I played with Transparent Hugepages some time ago and I want to share some 
numbers based on real world high-load applications.
We have a JVM application: high-load tcp server based on netty. No clear 
bottleneck, CPU, memory and network are equally highly loaded. The amount 
of work depends on request content.
The following numbers are based on normal server load ~40% of maximum 
number of requests one server can handle.

*When THP is off:*
End-to-end application latency in microseconds:
"p50" : 718.891,
"p95" : 4110.26,
"p99" : 7503.938,
"p999" : 15564.827,

perf stat -e dTLB-load-misses,iTLB-load-misses -p PID -I 1000
...         25,164,369      iTLB-load-misses
...         81,154,170      dTLB-load-misses

*When THP is always on:*
End-to-end application latency in microseconds:
"p50" : 601.196,
"p95" : 3260.494,
"p99" : 7104.526,
"p999" : 11872.642,

perf stat -e dTLB-load-misses,iTLB-load-misses -p PID -I 1000
...    21,400,513      dTLB-load-misses
...      4,633,644      iTLB-load-misses

As you can see THP performance impact is measurable and too significant to 
ignore. 4.1 ms vs 3.2 ms 99%% and 100M vs 25M TLB misses.
I also used SytemTap to measure few kernel functions like 
collapse_huge_page, clear_huge_page, split_huge_page. There were no 
significant spikes using THP.
AFAIR that was 3.10 kernel which is 4 years old now. I can repeat 
experiments with the newer kernels if there's interest. (I don't know what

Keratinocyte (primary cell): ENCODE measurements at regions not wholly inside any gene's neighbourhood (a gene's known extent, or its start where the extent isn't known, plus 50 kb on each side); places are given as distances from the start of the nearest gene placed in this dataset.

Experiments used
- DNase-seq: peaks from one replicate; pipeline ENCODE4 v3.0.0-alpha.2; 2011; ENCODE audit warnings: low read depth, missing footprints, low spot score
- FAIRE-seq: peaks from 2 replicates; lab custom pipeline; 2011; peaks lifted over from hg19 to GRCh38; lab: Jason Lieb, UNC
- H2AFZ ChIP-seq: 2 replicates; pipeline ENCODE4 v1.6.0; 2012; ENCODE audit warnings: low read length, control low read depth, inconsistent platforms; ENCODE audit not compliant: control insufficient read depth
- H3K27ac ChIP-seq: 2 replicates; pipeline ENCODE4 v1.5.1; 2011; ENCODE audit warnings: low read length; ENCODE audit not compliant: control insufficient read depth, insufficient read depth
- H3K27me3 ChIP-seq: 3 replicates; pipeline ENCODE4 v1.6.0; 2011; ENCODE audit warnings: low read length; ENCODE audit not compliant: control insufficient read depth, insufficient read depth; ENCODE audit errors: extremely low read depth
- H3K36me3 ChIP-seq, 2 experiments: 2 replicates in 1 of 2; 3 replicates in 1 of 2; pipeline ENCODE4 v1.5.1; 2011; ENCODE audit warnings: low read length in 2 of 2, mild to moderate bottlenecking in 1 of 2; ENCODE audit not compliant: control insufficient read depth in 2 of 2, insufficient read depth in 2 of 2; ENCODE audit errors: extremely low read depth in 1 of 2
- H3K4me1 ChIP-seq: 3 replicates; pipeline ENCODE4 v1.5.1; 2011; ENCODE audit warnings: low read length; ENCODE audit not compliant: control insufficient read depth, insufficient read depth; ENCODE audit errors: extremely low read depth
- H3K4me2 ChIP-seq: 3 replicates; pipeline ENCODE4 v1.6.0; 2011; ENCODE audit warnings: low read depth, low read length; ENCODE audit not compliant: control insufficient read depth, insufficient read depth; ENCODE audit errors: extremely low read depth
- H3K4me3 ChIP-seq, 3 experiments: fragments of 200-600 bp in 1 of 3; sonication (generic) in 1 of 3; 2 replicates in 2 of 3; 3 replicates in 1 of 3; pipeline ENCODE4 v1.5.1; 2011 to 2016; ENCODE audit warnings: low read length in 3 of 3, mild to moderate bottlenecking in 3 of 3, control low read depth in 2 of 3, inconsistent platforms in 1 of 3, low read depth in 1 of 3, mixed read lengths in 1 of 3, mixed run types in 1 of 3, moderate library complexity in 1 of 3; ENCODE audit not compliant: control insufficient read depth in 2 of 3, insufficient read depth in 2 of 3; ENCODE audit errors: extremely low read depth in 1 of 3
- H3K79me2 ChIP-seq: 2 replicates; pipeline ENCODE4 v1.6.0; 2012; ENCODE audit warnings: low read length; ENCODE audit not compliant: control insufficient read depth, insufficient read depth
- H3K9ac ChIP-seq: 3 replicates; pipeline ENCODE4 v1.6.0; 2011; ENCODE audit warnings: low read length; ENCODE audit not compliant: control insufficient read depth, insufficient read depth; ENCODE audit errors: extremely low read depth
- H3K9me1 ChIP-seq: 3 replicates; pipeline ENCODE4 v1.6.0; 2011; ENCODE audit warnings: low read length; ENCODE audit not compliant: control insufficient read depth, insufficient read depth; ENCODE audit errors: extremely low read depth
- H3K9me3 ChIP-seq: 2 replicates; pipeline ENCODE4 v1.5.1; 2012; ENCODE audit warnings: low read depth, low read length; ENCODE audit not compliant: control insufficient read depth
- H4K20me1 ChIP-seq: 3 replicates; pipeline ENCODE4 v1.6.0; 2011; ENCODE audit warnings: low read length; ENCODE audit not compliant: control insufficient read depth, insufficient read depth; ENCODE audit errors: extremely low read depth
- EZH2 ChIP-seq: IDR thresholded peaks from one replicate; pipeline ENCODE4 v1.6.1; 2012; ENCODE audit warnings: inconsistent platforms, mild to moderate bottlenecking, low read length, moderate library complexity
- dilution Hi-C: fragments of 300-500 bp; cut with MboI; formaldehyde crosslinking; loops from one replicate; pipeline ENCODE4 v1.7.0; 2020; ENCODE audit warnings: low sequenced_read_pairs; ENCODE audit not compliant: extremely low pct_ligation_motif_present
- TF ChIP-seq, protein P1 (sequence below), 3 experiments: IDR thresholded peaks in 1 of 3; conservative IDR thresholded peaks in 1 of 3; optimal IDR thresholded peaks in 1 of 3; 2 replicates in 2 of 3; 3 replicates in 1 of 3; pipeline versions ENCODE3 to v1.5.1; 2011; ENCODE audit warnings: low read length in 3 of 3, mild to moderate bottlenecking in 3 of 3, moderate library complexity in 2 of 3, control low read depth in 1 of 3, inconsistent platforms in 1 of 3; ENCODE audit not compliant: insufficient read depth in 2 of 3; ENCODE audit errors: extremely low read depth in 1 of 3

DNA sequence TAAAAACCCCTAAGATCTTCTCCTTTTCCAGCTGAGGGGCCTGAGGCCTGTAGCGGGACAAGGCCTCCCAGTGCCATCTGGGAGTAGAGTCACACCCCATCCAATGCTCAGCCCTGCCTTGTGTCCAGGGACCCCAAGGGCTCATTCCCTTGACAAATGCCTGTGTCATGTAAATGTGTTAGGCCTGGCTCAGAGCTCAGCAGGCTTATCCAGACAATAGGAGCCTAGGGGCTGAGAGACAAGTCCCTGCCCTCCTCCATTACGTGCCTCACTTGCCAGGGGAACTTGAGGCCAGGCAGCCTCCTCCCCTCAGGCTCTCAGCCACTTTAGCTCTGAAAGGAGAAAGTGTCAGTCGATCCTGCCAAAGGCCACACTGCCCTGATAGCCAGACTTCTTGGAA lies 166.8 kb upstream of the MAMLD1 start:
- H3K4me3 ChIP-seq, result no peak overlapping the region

was changed there though)

On Monday, August 7, 2017 at 6:42:21 PM UTC+3, Peter Veentjer wrote:
> Hi Everyone,
> I'm failing to understand the problem with transparent huge pages.
> I 'understand' how normal pages work. A page is typically 4kb in a virtual 
> address space; each process has its own. 
> I understand how the TLB fits in; a cache providing a mapping of virtual 
> to real addresses to speed up address conversion.
> I understand that using a large page e.g. 2mb instead of a 4kb page can 
> reduce pressure on the TLB.
> So till so far it looks like huge large pages makes a lot of sense; of 
> course at the expensive of wasting memory if only a small section of a page 
> is being used. 
> The first part I don't understand is: why is it called transparent huge 
> pages? So what is transparent about it? 
> The second part I'm failing to understand is: why can it cause problems? 
> There are quite a few applications that recommend disabling THP and I 
> recently helped a customer that was helped by disabling it. It seems there 
> is more going on behind the scene's than having an increased page size. Is 
> it caused due to fragmentation? So if a new page is needed and memory is 
> fragmented (due to smaller pages); that small-pages need to be compacted 
> before a new huge page can be allocated? But if this would be the only 
> thing; this shouldn't be a problem once all pages for the application have 
> been touched and all pages are retained.
> So I'm probably missing something simple.

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